This article examines the penetration and impact of Medicaid HMOs in markets across the United States. The percentage of Medicaid patients enrolled in an HMO has increased from 14 percent in 1995 to 39 percent in 2004. Medicaid HMOs have been thought to have potential to lower costs and improve quality of care, but little is known about whether enrollment in a Medicaid HMO results in either of these changes.
This analysis uses the Community Tracking Study’s Health Care Survey data on utilization and access to care between 1996 and 2003. The sample was representative of urban markets, where Medicaid HMOs are most common. The authors examine two types of HMOs: Medicaid-dominant HMOs, where more than 75 percent of enrollees are on Medicaid, and commercial HMOs, where less than 75 percent of enrollees are on Medicaid.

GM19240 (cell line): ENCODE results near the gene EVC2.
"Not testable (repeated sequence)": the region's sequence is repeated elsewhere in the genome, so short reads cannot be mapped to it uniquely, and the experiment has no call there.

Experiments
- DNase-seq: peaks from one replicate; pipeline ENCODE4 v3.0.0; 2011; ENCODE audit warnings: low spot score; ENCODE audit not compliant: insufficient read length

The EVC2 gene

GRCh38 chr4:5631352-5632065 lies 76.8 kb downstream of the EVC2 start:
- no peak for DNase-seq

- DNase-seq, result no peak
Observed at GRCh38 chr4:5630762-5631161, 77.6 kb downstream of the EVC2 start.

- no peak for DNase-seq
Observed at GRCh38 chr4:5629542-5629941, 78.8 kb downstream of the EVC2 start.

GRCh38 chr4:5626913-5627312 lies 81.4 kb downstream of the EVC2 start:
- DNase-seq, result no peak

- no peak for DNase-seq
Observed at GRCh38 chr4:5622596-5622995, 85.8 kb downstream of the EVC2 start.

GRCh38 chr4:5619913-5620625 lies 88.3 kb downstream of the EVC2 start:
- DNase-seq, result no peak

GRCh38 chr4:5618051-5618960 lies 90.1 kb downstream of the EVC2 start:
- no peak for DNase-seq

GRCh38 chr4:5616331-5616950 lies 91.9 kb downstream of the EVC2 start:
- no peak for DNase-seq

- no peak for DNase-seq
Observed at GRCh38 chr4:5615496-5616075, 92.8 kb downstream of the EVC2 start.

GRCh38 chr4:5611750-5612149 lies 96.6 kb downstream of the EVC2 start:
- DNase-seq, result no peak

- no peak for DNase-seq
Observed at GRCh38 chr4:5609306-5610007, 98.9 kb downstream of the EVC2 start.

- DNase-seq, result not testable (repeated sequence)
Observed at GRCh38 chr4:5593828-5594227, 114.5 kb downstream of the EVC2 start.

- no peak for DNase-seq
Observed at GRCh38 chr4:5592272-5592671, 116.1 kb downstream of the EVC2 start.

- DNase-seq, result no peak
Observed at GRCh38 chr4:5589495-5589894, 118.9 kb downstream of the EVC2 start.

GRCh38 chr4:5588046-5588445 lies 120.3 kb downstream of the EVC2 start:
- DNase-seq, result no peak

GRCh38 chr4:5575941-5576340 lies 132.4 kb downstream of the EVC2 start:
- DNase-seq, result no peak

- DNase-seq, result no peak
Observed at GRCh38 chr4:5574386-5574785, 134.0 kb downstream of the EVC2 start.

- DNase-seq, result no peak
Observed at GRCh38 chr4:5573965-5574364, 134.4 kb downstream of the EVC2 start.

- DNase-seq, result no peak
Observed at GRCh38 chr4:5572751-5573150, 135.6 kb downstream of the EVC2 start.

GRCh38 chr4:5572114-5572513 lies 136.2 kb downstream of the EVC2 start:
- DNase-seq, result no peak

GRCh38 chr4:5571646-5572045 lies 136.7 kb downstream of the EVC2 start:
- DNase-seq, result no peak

- Overall enrollment in HMOs increased from 24 percent of the Medicaid population in 1996 to 40 percent in 2002. However, enrollment in commercial HMOs peaked at 14 percent of the Medicaid population in 1998 and has declined moderately since then as commercial HMOs have dropped out of Medicaid programs.
- The increase in use of commercial and Medicaid HMOs did not correspond to either a decrease in medical costs or an increase in access to care.
- Enrollment in commercial HMOs increased the likelihood that physicians accepted new Medicaid patients, but this increase did not translate into an improvement in access to care.
This research suggests that while enrollment in Medicaid HMOs has increased dramatically over the past two decades, the shift has not resulted in significant changes to either the cost or the accessibility of medical care for Medicaid enrollees.